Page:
Facebook has announced plans to resume political, election and social advertising in the United States tomorrow, March 4, ending a temporary ban put in place after November 2020 – to avoid confusion and abuse amid the claims of the former President Donald Trump and his supporters that the election was stolen.
The ad ban was a bit of a reversal on the part of Facebook CEO Mark Zuckerberg, who in the past has taken a disclaimer on political content and advertising, which is seen as rhetoric. , unless there is a risk of imminent danger. But a lot has changed with the unprecedented disinformation that proliferated on social media around the last election and the violent attack on the U.S. Capitol on January 6.
“Unlike other platforms, we require authorization and transparency not only for political and election ads, but also for social media ads, and our systems do not distinguish between these categories. We’ve heard a lot of commentary on this and learned more about political and election advertising during this election cycle. As a result, we plan to use the coming months to take a closer look at how these ads perform on our service to see where further changes may be merited, ”Facebook said in a blog post on Wednesday.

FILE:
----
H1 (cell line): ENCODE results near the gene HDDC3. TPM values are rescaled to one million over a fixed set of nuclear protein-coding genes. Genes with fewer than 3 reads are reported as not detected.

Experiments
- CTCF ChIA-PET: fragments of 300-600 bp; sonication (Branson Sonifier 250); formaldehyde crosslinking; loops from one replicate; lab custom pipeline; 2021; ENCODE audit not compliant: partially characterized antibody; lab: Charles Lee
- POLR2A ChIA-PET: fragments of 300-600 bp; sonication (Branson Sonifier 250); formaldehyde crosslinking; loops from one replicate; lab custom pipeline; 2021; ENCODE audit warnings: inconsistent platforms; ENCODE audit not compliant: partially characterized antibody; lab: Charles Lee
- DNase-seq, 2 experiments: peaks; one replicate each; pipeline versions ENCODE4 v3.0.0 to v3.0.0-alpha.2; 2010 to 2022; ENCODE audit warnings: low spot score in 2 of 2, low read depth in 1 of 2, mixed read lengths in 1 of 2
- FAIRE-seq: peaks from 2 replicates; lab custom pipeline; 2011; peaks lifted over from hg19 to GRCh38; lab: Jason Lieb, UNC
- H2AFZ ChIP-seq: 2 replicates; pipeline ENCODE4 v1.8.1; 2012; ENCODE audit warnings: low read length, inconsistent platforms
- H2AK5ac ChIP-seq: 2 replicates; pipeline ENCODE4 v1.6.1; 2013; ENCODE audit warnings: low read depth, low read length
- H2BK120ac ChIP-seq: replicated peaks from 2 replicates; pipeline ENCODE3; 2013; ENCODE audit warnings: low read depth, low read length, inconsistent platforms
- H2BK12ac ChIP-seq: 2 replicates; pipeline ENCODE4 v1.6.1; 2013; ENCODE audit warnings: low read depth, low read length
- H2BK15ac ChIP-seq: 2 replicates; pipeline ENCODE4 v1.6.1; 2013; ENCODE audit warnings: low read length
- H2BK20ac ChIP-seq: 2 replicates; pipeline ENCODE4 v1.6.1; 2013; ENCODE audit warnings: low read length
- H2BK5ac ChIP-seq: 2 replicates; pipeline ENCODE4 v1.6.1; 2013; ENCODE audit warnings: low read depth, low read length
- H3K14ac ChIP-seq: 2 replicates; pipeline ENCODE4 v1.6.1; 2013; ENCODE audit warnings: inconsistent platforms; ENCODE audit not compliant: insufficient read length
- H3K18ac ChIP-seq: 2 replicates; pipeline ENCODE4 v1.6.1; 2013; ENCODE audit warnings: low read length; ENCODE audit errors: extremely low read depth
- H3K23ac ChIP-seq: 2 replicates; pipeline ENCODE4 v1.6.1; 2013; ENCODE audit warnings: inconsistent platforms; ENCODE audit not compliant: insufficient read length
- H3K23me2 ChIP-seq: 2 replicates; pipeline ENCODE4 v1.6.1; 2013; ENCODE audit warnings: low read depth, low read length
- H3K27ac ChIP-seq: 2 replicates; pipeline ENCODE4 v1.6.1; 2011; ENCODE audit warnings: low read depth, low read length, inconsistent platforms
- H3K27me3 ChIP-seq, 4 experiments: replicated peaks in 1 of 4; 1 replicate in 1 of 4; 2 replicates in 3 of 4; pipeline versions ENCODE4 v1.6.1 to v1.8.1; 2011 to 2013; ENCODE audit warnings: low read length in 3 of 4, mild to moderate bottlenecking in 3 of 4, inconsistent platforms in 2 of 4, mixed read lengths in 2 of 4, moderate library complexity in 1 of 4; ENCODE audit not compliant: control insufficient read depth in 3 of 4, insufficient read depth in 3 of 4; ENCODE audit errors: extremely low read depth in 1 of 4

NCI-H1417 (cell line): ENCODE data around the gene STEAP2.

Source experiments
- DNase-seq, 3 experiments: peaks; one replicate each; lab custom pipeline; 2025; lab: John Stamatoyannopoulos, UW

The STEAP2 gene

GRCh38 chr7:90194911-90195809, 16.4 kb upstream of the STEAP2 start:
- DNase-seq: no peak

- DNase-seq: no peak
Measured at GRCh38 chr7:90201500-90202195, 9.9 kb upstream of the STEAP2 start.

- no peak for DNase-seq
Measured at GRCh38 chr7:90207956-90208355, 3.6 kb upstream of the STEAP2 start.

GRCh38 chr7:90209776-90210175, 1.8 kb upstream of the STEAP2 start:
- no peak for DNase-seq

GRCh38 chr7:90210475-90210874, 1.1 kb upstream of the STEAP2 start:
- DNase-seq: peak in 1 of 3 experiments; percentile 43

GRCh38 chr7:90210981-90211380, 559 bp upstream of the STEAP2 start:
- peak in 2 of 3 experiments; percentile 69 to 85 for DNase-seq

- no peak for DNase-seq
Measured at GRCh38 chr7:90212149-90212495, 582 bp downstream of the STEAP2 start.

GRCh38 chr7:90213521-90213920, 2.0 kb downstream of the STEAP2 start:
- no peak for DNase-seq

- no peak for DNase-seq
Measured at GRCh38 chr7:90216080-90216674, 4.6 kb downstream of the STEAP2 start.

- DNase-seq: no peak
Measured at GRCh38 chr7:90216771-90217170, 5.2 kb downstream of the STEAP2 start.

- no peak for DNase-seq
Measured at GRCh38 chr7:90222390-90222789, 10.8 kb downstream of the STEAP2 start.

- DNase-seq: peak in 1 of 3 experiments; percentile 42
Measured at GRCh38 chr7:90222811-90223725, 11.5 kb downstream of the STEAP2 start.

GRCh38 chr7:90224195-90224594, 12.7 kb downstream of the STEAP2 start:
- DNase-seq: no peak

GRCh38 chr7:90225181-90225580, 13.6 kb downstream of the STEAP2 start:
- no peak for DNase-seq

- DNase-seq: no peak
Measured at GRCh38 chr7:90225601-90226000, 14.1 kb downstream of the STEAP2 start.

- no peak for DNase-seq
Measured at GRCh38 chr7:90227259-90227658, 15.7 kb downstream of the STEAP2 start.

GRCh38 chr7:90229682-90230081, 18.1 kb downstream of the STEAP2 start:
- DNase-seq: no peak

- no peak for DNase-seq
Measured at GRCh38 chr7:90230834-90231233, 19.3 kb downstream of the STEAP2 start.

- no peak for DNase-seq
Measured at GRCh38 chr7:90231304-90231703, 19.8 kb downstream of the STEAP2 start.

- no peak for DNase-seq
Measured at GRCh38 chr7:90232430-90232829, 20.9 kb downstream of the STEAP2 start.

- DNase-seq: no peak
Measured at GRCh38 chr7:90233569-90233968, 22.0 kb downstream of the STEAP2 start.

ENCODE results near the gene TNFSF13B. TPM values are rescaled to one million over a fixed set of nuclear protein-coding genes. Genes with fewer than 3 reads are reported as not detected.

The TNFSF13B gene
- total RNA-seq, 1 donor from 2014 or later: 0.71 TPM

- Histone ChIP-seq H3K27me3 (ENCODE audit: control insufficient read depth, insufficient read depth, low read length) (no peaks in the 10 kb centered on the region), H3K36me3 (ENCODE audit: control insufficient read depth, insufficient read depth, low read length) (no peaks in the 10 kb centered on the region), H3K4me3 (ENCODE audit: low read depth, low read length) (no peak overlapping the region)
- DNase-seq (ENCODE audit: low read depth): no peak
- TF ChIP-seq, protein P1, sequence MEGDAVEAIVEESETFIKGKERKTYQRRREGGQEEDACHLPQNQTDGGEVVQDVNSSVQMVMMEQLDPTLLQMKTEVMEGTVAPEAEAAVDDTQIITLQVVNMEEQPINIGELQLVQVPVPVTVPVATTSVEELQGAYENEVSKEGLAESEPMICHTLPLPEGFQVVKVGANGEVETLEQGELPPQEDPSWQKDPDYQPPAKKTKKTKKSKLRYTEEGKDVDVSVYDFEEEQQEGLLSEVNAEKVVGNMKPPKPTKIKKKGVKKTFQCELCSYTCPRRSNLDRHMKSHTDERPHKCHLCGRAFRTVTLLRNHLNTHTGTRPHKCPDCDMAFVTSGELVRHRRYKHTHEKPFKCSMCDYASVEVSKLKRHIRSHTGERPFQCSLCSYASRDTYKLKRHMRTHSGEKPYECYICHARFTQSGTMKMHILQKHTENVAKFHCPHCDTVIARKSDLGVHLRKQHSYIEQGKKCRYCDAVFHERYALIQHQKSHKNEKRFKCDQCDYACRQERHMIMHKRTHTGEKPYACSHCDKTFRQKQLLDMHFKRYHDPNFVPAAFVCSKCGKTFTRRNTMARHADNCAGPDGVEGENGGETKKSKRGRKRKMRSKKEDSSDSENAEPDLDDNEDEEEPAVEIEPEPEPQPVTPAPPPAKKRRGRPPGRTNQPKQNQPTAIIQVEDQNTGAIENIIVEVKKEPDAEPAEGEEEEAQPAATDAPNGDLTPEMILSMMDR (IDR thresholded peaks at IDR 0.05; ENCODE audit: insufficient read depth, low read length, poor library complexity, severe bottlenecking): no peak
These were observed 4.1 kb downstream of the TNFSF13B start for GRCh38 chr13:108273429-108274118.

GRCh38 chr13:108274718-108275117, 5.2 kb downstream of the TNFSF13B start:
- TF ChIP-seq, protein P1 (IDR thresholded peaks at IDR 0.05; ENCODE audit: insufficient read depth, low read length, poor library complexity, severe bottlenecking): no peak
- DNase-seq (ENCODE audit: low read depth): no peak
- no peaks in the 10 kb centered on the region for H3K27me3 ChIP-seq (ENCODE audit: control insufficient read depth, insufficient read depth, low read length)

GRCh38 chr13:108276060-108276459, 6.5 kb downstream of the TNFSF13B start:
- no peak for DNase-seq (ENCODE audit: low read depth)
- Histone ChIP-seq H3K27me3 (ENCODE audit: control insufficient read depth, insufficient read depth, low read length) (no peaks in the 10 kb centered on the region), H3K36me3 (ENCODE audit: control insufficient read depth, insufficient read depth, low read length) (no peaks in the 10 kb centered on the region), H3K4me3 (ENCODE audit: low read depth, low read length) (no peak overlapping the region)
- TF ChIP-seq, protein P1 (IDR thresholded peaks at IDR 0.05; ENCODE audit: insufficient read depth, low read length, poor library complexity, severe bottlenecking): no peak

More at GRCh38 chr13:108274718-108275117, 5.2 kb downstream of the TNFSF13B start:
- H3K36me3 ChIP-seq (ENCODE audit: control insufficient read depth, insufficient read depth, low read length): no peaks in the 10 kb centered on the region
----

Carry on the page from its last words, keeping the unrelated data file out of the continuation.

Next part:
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Following the Georgia Jan.5 runoff, starting Jan.6, Facebook also specifically banned advertisements about this contest, in accordance with its existing nationwide hiatus.
Facebook initially stopped accepting new political or broadcast ads on October 27, the week before the election. “We know it is important for campaigns to be able to run election campaigns, but in the final days of an election there may not be enough time to challenge new demands,” he said. he said at the time.
Then, it stopped running all ads on social, electoral and political issues in the United States after the polls closed on November 3 “to reduce the risk of confusion or abuse.” He defined social issues as “sensitive subjects which are the subject of intense debate, may influence the outcome of an election, or lead to or related to existing or proposed legislation”.
Ads related to the vote itself were subject to additional prohibitions, including ads that attempted to “delegitimize voting methods as illegal or corrupt, to prematurely claim victory, and to delegitimize an election as fraudulent or corrupt, because the result cannot be determined on the last day of voting. “